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Tuesday, June 13, 2023

‘Homebody’ Review – Clever Puzzles and Surreal Narrative Create Unique Horror Experience

While most mainstream, big-budget horror games seem to be more action-oriented, for better or worse, indie titles have been carrying the torch for more old-school survival horror philosophies. Puppet Combo games like Murder House and Nun Massacre have cornered the market on the grimy grindhouse-style schlock of early Resident Evils, while last year’s Signalis took the vibes and structure of the first few Silent Hill games and brought it into a beautiful modern sci-fi setting. Homebody, the newest game developed by the people behind the web series Game Grumps, finds itself somewhere on that spectrum, capturing the feeling of the ever expanding mansion of RE with the surrealism and puzzles of Silent Hill.

Homebody casts you as Emily, a woman battling her anxieties as she goes to meet her long-time friends at an isolated rental house to watch the Perseid meteor shower. As you all catch up on what everyone’s been up to since the last time you were together, the power goes out and a mysterious killer shows up and picks people off one by one, including you. It’s at this point that you find yourself arriving at the house again and learn that this is in fact a time-loop game. Throughout the next seven or so hours, you’ll be solving a series of interlocking puzzles to try to figure out what’s going on in this house and how to free yourself from this perpetual loop of death.

These multilayered puzzles form the bulk of the gameplay. For the most part, you’re given fairly little direction, leaving you to your own devices to investigate the solutions to the many puzzles in whatever order you want. You’ll find plenty of locked doors available initially in the house, and becoming intimately familiar with your surroundings will be integral to your success. There’s no inventory in the game, so the reward for most puzzles is the knowledge of how to solve things quickly on future iterations of the time loop. This keeps the game from relying on the ‘collect the set of keys’ puzzle style of some of the less creative Resident Evil sections, instead giving you true brain teasers for you to figure out.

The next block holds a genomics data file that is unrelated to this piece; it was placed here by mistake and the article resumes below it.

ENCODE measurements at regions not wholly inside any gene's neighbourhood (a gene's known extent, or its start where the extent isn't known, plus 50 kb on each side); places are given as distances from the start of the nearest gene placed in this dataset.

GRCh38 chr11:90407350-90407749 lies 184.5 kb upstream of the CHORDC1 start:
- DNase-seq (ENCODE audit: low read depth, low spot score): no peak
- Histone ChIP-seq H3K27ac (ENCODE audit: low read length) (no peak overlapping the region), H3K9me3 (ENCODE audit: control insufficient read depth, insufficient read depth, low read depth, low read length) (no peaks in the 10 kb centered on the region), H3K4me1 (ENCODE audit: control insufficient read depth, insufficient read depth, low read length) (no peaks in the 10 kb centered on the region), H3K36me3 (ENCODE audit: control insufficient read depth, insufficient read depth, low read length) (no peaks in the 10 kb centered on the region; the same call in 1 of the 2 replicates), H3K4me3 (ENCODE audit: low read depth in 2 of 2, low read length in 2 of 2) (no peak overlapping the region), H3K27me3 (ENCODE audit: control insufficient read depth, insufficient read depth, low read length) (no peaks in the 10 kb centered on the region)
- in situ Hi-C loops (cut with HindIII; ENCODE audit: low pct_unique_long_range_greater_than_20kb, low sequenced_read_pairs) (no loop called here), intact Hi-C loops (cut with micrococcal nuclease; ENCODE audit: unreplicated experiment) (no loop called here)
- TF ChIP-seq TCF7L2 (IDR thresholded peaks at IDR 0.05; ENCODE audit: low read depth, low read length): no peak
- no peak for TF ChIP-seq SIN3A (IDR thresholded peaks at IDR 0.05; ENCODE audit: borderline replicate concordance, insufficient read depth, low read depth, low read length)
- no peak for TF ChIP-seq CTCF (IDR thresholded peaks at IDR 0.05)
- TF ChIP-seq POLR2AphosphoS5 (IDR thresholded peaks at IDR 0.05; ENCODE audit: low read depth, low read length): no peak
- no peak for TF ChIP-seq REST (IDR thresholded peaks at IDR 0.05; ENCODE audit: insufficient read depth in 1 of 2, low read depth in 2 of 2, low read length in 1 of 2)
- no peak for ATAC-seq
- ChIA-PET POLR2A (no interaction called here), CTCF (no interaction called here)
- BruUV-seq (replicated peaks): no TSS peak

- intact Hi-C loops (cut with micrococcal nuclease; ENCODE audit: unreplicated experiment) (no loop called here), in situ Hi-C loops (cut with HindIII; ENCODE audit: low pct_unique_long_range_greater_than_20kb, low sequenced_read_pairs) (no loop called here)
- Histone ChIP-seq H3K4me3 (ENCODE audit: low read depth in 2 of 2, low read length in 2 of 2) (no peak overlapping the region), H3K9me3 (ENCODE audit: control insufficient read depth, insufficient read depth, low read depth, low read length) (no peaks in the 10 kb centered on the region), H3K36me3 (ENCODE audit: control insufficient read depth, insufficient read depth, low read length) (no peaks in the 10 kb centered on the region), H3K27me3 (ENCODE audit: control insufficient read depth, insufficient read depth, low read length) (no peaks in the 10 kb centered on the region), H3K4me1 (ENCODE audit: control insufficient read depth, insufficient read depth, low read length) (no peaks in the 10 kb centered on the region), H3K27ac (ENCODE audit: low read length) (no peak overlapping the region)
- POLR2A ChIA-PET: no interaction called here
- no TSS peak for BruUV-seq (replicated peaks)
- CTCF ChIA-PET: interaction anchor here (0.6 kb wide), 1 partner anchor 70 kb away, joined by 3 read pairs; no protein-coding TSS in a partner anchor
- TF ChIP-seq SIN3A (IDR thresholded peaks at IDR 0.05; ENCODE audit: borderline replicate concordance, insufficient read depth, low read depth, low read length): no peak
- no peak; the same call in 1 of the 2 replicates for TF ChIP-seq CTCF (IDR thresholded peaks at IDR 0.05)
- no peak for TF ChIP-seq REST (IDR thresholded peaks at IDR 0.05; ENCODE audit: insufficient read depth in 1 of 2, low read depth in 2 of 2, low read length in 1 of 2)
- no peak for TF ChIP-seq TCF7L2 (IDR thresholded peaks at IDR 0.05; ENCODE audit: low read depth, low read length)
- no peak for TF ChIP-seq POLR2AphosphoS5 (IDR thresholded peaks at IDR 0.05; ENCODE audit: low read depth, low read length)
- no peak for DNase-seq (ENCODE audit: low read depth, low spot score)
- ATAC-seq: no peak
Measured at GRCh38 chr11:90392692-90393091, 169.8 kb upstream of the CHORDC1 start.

Puzzles include fluid pressure manipulation, sound replication and even a puzzle that requires knowledge of how to play the classic game Minesweeper. If you get stuck, you’ll occasionally experience dream sequences that will act as a bit of a hint system, pushing you in the right direction. Sometimes the right direction is talking to a specific character who would know more about a certain subject, giving you reason to jump back into the story part of the game while still being focused on solving puzzles. There’s a memory log that will help visualize the important information you’ve discovered, making it easier for you to recall solutions and make connections. Even with that built in, I still kept a notepad by my side the whole time to help me sketch out solutions, and I had a blast doing it.

While thinking my way through the clever puzzles was a huge part of my fun, the strongest element to me of the game was the writing, particularly around the characters. Right from the beginning you can tell the dynamic from the group just based on the early dialogue, and the characterization only gets sharper as the game continues. It’s especially sharp in the way it portrays Emily, the player character, through the choices you’re given for her dialogue, which occasionally includes options that are explicitly labeled as lies. As the game goes on you’ll see flashbacks of the group, bringing to light the rich history they have and how they’ve changed over the years. Because of the dreamlike nature of the game, these flashbacks often incorporate elements of horrors you’re facing in the house, making for a surreal experience. The game takes a stark look at mental health issues, including OCD and anxiety, but it never feels forced, always coming from genuine character beats instead of preachy out of place monologues.